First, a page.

Conditions


Benign Paroxysmal Positional Vertigo (BPPV)

Benign paroxysmal positional vertigo (BPPV) is the most common disorder of the inner ear. This condition is characterized by episodes of brief vertigo (sensation of spinning), most commonly when rolling over in bed, bending over or tilting the head back. The vertigo typically lasts no longer than 10-60 seconds; however, people usually feel nauseous or unwell for minutes to hours following an attack. BPPV is a mechanical problem in which microscopic crystals of calcium get dislodged from one part of the inner ear and fall into another part of the inner ear. Research has shown that this condition can be completely eliminated in as little as 1-3 treatments. 


Cervicogenic Dizziness

Cervicogenic means dizziness that is caused by your neck.  The joints, muscles and ligaments of your neck send signals to your brain offering information about where your head is in space and what direction your head is moving.  The brain uses this information partially to help control balance.  Dysfunction in the neck, such as whiplash injury following a motor vehicle accident, can distort the information that the neck is sending to the brain and thus bring on dizziness.  It has been estimated that 40–80 % of people with whiplash injury can experience dizziness.  The treatment for cervicogenic dizziness is a combination of orthopaedic manual therapy to help restore normal neck movement and exercises that are designed to help teach your brain to better sense the signals coming from your neck.


Vestibular Neuronitis/ Labyrinthitis 
Vestibular neuronitis and labyrinthitis can be caused by a viral or bacterial infection that attacks the inner ear or the nerve that sends information from the inner ear to the brain.  Typically, the condition causes vertigo (sensation of spinning), nausea, vomiting, blurred vision, imbalance and occasionally hearing loss.  With a vestibular neuronitis hearing is usually spared while a labyrinthitis can cause hearing loss.  The severity of symptoms for these conditions varies; however, in the beginning symptoms are often constant for the first 1 – 3 days and gradually improve over the following 7 – 10 days.  Occasionally, permanent damage is caused and people are left with dizziness associated with quick head movements, poor balance (especially in the dark) and problems focusing on objects while they are walking.  Vestibular Rehabilitation Therapy (VRT) can be very effective at teaching the brain to recalibrate information coming from the inner ear to help eliminate symptoms over time.  Viral infections are much more common than bacterial; however, bacterial infections may require antibiotics so it is important to consult your family physician.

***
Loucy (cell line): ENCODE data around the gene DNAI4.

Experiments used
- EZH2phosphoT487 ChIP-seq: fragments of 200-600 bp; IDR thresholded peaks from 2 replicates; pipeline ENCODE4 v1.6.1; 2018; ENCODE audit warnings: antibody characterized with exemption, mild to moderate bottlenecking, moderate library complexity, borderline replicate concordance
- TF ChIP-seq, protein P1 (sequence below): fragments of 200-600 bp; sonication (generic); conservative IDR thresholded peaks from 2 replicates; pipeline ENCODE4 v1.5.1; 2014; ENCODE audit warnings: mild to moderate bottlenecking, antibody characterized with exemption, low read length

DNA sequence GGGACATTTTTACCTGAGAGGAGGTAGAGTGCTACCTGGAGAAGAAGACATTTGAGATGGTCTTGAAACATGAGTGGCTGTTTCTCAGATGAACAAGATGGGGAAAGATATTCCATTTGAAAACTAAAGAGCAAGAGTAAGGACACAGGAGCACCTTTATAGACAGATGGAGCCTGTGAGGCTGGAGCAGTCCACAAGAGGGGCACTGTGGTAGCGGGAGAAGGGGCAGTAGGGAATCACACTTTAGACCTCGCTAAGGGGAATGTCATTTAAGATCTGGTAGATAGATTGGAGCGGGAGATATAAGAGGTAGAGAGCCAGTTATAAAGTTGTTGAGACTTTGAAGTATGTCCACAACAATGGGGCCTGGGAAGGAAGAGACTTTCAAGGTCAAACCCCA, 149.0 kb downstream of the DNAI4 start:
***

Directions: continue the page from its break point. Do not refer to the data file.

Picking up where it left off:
Persistent Postural Perceptual Dizziness
Persistent Postural Perceptual Dizziness (PPPD) is a clinical syndrome that was first described in 2007 in Archives of Otolaryngology by Staab and Ruckenstein. It is the second most common diagnosis made in tertiary neuro-otological clinics that have adopted procedures to identity it. PPPD is characterized by: 1) persistent non-vertiginous dizziness or subjective imbalance lasting > 3 months. 2) Hypersensitivity to motion stimuli, including a patient's own movement and motion of objects in the visual surround. 3) Symptoms are typically worsened in complex visual environments such as crowds or grocery stores. PPPD is most commonly caused by acute inner ear pathology (25%), mild head injury (10-15%) or anxiety/panic (15-30%). PPPD arises from poor adaptation in the early phase of the illness followed by continued failure to readapt even after the acute injury resolves.

Vestibular Migraine
Many people associate migraine with severe head pain and incapacitation. However, a large portion of people with migraine often do not present with pain, but will instead present with vertigo, lightheadedness and/or disequilibrium. Approximately 35% of migraine patients have vestibular symptoms at some point. These symptoms may be prior to, during or independent of the migraine itself. Symptoms may include motion intolerance with respect to head, eyes and/or body, difficulty focusing, light or sound sensitivity, poor balance, neck pain associated with muscle spasms, confusion, difficulty concentrating, spatial disorientation and anxiety/panic. Assessment involves a thorough subjective history, audiogram, balance and gait assessments, and documentation of limitations in daily functional activities with the use of questionnaires.